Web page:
Liverpool remain 10 points clear at the top of the table after an enthralling battle between their two nearest rivals saw Manchester City fight back from a goal down to beat Leicester.
Pep Guardiola’s side stay third despite this impressive victory, a point behind the Foxes and 11 behind the leaders – who now have a game in hand – but this was a timely reminder of how good the defending champions are at their best.
Manchester City had to do it the hard way, falling behind to Jamie Vardy’s superbly taken breakaway goal, but inspired by a magnificent performance by Kevin de Bruyne, they roared back to take the points.
Vardy silenced Etihad Stadium when he raced on to Harvey Barnes’ pass, out-paced Fernandinho and chipped Ederson to score with Leicester’s first effort at goal.
The home side had dominated the early exchanges but, for the fourth home league game in a row, they found themselves behind and, just as in their defeat here by Manchester United, looking vulnerable to fast counter-attacks.
While that game had ended in demoralising defeat for Manchester City, this one would have a very different outcome.
Guardiola continued to urge his players forward, despite the danger posed by Vardy on the break, and they were soon level.
Riyad Mahrez, who was being half-heartedly booed by fans of his former club, cut in from the right and fired in a low shot that cannoned off Caglar Soyuncu and left Kasper Schmeichel helpless.
Leicester dug in, with Schmeichel making a series of saves to ensure the hosts had to wait to turn their vastly superior possession into further goals, but he could not delay the inevitable for long.
Three minutes before the break, Ricardo Pereira lunged in on Raheem Sterling inside the box and, after Mike Dean pointed to the spot, Ilkay Gundogan fired his penalty into the bottom corner.
Things continued in a similar pattern after half-time, with De Bruyne running the show and Leicester clinging on – knowing that while they were only one goal down they had a chance.
Mahrez and De Bruyne, who had hit the post when the score was 0-0, were unable to convert golden chances to finish the Foxes off but, fittingly, it was the Belgian who helped make the points safe with his 13th assist of the season.
He burst into the box with an unstoppable run down the right and squared for Gabriel Jesus to slide home his side’s third goal at the far post.
De Bruyne departed, exhausted, to a standing ovation just before the end and was given a huge hug by his manager, both of which were fully deserved.
The way Manchester City lost the derby earlier this month might have made some managers adopt a more conservative approach against a side with Vardy in their ranks – not Guardiola, however.
He continued to send his full-backs forward and leave centre-halves Nicolas Otamendi and Fernandinho to deal with the Leicester striker on his own – despite neither ever looking much like beating him in a straight foot race.
Guardiola’s approach was fully vindicated too, with his side not only dominating possession and playing slick passing football in the Foxes’ half but also creating many more chances than their opponents and ultimately outscoring them.
True, Leicester did threaten on a couple of other occasions, and went very close to an equaliser with the score at 2-1 when Barnes could not convert a Vardy cross.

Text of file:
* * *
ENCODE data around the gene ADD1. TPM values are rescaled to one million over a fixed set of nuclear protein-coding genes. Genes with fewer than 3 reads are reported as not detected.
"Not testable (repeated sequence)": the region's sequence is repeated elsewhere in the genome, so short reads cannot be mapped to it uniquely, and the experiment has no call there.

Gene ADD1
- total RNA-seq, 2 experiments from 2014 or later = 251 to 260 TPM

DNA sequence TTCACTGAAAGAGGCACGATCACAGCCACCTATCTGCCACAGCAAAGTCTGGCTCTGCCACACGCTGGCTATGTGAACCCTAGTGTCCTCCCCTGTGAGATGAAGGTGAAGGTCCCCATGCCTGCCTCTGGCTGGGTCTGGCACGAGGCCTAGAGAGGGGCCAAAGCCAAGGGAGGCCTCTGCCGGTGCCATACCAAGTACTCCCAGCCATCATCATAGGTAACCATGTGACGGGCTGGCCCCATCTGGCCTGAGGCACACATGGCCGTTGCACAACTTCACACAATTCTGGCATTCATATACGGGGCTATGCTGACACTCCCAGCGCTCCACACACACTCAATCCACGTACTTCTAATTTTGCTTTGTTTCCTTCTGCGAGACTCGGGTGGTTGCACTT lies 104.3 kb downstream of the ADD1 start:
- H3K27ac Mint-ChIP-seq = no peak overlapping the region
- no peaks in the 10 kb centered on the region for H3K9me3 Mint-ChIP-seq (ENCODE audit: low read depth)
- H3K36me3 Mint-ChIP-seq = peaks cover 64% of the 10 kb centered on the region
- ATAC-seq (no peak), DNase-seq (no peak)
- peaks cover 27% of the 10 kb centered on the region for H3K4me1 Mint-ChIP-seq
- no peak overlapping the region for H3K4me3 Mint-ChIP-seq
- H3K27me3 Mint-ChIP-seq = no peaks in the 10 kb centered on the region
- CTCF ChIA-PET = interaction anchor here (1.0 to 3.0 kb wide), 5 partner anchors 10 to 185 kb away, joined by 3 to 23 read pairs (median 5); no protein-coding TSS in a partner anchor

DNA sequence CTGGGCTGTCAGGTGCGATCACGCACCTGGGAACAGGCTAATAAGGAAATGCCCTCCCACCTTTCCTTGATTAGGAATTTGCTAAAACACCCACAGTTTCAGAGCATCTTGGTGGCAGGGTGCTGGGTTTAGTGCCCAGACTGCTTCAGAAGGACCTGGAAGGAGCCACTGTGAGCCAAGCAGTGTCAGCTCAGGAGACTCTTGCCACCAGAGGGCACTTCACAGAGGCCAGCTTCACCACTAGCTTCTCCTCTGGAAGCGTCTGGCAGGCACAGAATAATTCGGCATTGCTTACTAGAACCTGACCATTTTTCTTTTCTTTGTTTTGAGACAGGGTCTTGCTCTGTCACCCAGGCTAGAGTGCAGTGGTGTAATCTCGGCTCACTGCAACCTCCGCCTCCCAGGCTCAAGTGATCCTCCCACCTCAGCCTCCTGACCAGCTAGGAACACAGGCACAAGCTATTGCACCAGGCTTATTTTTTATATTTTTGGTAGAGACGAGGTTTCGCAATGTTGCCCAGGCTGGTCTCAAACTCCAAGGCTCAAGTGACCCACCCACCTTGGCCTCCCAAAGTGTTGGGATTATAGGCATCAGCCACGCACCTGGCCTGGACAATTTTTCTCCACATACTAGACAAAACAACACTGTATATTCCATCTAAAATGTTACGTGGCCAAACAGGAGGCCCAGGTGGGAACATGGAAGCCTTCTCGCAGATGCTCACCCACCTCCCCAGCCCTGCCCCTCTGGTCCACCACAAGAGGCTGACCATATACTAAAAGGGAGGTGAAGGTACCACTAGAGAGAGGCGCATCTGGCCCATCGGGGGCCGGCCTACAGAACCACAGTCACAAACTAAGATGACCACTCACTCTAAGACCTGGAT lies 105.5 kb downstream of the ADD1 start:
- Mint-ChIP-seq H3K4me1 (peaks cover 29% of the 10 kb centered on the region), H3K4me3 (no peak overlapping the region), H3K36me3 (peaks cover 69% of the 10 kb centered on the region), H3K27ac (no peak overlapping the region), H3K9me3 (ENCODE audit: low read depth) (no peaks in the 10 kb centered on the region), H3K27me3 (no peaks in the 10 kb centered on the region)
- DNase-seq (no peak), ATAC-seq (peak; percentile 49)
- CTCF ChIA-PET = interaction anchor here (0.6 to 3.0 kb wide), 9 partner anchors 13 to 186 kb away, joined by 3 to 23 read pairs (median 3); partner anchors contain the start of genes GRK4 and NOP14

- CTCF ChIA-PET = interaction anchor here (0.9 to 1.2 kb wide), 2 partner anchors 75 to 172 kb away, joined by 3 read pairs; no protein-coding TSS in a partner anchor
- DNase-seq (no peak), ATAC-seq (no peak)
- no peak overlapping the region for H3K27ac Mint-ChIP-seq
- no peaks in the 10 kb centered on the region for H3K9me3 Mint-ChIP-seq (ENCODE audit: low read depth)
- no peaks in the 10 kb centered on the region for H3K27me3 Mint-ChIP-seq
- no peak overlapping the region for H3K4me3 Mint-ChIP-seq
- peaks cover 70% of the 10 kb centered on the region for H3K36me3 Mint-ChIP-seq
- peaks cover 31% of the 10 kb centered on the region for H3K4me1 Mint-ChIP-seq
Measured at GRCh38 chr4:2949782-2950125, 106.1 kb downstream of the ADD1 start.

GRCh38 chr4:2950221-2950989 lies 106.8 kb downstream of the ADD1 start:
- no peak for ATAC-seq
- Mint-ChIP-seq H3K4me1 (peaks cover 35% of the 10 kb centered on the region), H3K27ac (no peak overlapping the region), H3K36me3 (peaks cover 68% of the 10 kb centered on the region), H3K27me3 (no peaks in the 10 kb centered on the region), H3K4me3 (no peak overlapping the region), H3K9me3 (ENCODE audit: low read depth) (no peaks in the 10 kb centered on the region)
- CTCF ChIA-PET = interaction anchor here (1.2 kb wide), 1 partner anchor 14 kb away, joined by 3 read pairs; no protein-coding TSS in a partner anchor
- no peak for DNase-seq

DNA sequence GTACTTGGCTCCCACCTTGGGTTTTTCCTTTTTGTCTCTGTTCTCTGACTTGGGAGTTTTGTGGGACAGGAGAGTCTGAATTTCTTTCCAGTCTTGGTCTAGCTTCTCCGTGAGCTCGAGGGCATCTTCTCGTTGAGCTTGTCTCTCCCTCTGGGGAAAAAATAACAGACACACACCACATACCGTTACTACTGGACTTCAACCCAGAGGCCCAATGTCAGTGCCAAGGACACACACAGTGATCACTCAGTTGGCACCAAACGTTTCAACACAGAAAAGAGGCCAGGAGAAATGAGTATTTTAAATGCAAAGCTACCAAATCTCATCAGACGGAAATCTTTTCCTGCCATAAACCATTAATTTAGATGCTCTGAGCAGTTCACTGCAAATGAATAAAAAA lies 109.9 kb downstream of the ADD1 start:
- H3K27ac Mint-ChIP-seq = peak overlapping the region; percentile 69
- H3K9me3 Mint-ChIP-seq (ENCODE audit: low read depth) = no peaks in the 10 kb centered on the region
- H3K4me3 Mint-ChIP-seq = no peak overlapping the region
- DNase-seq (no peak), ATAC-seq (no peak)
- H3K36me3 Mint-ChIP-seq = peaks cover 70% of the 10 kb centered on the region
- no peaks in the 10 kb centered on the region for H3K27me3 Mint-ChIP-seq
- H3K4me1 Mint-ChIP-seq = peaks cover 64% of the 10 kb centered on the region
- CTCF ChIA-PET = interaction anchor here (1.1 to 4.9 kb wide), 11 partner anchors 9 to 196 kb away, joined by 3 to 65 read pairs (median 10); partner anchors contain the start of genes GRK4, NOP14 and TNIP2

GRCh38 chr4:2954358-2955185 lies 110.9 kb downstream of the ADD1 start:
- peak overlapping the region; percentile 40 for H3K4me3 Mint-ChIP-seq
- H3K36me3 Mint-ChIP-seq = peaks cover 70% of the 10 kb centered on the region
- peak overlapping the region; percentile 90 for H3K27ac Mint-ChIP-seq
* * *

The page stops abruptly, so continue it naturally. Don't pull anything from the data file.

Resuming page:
But that was a risk Guardiola was willing to take with his focus on attack. Their hopes of defending their title are out of their hands now but, when his side play like this, few teams can live with them.
If the departure of Guardiola’s assistant Mikel Arteta to become Arsenal’s new manager disrupted Manchester City’s week, then they did not show it here.
With Liverpool heading to King Power Stadium on Thursday, this week was always going to define the direction of Leicester’s season – and this was obviously not the start they would have wanted.
Rodgers’ gameplan of conceding territory and possession was understandable given the weapons his side have but, with Manchester City on their game, giving them so much of the ball was asking for trouble.
Just as they did when they went to Anfield in October, Leicester made life difficult for their hosts, but created little and ended up leaving empty-handed.
The scoreline would have been more damaging if not for the performance of Schmeichel, who made a series of fine stops against his former club – the pick of the bunch coming when he clawed away a fierce Mahrez strike.
Leicester’s title challenge is far from over with this defeat – a win over the leaders would quickly regain some of the momentum they lost here and in their home draw with Norwich last weekend.
But aside from a positive result, what they really needed going into their showdown with the only team above them in the table was a performance to give them belief they can live with the very best. Being outclassed by Manchester City is unlikely to provide them with much of that.
“When the season started, no-one expected us to be there,” said Rodgers.
“There was a flash-up yesterday [on TV] about the title race and the top four. There were six players on the screen and not one of ours were there. Obviously we are not thought of as a team who can challenge for the top four, or the top six for that matter.
“We are learning. If you had asked me in August when we started ‘would you take second in the league and the semi-final of the first cup competition?’, we would have taken it and there is still so much for us to improve on.”